The country’s scheduled banks in June cut their rates of interest on lending further against the backdrop of the businesses’ persistent reluctance to borrow from banks due to a sluggish business situation worsened by political uncertainties and vulnerable law and order situation, said Bangladesh Bank officials. According to the latest BB data, the weighted average interest rate on lending in the banking sector declined to 10.39% in June from 10.57% in May of 2016. The weighted average rate on lending was 10.64% in April, 10.78% in March, 10.91% in February and 11.05% in January of this year. The weighted average interest rate on lending had declined throughout last year. From 12.32% in January 2015, it dropped to 12.23% in February, to 11.93% in March, to 11.88% in April, to 11.82% in May, to 11.67% in June, to 11.57% in July, to 11.51% in August, to 11.48% in September, to 11.35% in October, to 11.27% in November, and to 11.18% in December 2015. The banking sector was forced to lower the lending rates due to a sluggish credit demand from the businesspeople amid political uncertainties and fragile law and order situation, a BB official told New Age on Thursday. The BB data showed that the weighted average interest rate on deposit of the banks also decreased to 5.54% in June from 5.67% in May.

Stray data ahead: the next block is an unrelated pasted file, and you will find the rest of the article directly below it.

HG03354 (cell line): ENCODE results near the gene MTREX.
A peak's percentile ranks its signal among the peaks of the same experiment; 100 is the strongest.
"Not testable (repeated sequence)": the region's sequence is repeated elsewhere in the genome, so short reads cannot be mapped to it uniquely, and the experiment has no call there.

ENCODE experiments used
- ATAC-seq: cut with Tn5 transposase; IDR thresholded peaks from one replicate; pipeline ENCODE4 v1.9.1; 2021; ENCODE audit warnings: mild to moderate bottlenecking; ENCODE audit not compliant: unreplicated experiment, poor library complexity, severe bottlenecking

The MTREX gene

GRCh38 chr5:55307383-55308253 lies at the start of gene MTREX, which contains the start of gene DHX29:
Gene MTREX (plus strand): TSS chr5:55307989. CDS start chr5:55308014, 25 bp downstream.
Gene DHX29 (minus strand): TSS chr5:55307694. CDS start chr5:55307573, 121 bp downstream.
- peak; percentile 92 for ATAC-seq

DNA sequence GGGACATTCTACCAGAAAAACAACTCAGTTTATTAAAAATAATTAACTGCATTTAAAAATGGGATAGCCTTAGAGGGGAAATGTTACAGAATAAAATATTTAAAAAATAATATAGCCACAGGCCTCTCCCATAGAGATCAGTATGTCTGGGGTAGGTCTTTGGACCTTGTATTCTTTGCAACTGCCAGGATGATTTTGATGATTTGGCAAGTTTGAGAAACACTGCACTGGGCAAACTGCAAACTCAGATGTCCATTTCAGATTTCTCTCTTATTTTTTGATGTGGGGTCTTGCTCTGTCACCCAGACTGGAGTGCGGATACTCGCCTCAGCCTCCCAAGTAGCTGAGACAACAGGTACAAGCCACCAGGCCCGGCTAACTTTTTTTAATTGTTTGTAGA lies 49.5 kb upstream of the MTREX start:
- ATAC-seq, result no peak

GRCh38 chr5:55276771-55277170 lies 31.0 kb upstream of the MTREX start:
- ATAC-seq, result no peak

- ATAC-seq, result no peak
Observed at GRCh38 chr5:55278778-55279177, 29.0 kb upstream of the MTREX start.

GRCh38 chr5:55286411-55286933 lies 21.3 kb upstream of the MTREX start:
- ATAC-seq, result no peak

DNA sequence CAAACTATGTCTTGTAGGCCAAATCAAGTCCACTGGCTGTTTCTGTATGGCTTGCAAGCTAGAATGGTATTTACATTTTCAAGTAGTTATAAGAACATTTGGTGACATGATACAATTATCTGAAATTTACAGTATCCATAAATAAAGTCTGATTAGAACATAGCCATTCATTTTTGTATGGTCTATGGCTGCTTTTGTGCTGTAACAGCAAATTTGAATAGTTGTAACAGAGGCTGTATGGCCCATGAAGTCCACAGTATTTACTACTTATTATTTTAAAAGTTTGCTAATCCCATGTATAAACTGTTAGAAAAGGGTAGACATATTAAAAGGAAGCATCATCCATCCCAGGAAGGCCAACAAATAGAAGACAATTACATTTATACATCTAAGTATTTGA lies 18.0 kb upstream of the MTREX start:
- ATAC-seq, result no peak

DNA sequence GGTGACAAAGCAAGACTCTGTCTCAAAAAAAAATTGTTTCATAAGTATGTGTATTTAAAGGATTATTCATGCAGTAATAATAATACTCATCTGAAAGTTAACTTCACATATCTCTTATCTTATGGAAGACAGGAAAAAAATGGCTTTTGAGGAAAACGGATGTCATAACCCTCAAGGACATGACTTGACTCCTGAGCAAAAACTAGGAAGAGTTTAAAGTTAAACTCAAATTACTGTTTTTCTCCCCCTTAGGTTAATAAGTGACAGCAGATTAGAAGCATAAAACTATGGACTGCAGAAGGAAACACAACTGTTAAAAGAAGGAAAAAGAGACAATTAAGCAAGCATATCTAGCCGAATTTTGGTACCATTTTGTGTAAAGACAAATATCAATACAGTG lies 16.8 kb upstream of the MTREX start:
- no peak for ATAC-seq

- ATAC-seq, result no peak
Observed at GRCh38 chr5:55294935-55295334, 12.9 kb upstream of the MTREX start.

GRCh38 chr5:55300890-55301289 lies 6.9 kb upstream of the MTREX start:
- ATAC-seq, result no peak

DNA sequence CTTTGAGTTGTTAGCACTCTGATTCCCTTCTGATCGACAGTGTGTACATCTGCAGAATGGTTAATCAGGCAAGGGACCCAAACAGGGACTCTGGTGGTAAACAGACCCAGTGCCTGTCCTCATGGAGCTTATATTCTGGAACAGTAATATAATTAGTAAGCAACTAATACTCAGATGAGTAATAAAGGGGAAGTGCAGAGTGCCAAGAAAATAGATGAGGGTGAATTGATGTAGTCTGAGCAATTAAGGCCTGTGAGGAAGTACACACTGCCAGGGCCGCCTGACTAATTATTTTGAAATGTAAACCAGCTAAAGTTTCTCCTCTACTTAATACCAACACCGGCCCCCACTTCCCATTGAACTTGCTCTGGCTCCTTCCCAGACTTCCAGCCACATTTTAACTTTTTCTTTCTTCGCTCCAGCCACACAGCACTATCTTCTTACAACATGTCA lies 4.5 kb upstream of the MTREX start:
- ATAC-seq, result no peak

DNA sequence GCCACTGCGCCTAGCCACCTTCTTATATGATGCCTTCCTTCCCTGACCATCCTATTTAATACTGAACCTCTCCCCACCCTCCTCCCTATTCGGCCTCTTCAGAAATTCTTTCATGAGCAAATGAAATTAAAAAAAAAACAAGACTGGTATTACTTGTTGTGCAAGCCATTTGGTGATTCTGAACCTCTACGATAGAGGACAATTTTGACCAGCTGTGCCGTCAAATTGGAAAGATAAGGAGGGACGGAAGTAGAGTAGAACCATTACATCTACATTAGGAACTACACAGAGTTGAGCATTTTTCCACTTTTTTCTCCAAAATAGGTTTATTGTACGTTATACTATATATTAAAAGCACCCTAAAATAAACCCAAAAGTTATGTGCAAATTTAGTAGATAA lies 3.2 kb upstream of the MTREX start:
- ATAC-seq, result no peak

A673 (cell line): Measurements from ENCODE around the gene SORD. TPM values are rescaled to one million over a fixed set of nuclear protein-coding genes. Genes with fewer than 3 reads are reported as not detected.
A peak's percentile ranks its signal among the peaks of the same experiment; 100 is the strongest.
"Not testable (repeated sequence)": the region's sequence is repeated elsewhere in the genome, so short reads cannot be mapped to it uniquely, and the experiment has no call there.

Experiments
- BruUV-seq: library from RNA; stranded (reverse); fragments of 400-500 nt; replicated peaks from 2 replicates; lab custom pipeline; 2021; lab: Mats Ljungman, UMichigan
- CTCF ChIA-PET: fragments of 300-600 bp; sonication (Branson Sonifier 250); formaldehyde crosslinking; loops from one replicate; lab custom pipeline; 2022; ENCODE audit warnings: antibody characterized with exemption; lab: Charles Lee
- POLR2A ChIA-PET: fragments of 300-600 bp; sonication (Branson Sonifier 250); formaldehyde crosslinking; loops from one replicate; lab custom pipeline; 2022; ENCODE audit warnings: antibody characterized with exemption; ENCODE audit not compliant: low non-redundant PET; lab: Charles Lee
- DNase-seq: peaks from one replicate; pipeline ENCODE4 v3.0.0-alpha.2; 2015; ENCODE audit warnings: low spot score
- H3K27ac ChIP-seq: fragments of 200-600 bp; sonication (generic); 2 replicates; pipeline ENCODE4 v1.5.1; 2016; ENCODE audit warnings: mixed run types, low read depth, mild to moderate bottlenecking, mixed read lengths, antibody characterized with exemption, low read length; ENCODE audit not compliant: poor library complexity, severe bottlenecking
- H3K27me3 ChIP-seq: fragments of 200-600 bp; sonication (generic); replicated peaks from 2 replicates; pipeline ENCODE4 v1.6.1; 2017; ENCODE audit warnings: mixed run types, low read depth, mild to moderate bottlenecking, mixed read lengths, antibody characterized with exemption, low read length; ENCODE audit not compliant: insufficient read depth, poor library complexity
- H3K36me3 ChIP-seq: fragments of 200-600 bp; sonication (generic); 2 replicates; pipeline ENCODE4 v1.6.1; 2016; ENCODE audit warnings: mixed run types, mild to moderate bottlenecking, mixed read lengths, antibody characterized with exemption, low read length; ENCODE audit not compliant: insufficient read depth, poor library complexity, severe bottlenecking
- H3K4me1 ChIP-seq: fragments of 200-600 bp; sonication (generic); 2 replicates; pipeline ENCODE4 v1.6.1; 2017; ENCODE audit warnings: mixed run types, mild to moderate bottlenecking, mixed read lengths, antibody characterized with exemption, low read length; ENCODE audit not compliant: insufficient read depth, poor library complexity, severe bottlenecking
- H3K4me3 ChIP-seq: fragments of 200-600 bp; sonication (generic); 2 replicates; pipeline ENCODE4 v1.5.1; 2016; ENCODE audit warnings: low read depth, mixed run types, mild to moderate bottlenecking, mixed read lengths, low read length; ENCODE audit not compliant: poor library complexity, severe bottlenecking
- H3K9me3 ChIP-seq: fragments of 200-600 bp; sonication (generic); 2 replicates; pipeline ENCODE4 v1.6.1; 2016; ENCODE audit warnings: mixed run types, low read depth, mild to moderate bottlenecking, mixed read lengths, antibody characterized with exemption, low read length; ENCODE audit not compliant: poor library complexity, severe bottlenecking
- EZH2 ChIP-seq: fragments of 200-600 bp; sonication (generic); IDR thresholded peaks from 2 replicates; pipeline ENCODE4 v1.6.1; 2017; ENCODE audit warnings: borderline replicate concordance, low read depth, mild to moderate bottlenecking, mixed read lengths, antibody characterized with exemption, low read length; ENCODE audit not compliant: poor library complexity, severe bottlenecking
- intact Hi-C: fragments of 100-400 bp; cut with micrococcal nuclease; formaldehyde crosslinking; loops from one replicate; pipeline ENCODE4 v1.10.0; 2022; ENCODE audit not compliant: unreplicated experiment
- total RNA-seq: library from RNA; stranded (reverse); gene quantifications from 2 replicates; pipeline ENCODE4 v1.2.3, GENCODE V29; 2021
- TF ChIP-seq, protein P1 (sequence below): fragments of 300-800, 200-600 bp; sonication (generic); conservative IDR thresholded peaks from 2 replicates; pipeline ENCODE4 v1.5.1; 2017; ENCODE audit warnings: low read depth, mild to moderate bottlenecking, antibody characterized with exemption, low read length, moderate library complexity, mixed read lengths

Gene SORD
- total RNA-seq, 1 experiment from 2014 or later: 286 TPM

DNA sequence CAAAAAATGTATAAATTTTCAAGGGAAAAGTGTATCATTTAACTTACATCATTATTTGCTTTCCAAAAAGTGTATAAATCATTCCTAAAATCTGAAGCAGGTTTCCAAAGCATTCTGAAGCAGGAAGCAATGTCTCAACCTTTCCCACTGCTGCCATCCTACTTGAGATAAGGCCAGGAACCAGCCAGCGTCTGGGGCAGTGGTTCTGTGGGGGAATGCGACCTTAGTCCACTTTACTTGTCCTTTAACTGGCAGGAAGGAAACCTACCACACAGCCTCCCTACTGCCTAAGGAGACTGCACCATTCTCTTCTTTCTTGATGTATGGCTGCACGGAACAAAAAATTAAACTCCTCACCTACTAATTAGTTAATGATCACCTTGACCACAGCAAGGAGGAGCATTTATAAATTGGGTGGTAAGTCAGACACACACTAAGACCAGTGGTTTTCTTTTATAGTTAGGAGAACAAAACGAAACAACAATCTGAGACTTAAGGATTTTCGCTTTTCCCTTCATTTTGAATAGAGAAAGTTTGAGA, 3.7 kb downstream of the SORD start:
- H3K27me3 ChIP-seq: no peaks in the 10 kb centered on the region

Bangladesh Infrastructure Finance Fund Ltd (BIFFL), meant for funding big ventures, got sidetracked into investing in unsecured short-term debt instrument like commercial paper (CP). The state-owned non-bank financial institution (NBFI), formed by the finance ministry, has already invested Tk 700 million in CPs issued by two companies namely Max Infrastructure (Tk 400 million) and Bangla Track Ltd (Tk 300 million) while it is planning to make another investment worth Tk 750 million in CPs to be issued by the Energypac Engineering (Tk 500 million) and Computer Source (Tk 250 million). City Bank Capital has arranged the money for Max Infrastructure while IDLC Finance for Bangla Track, NDB Capital for Energy Pack and IIDFC Ltd for Computer Source.
BSEC yet to publish MF rules’ draft amendments in 8 months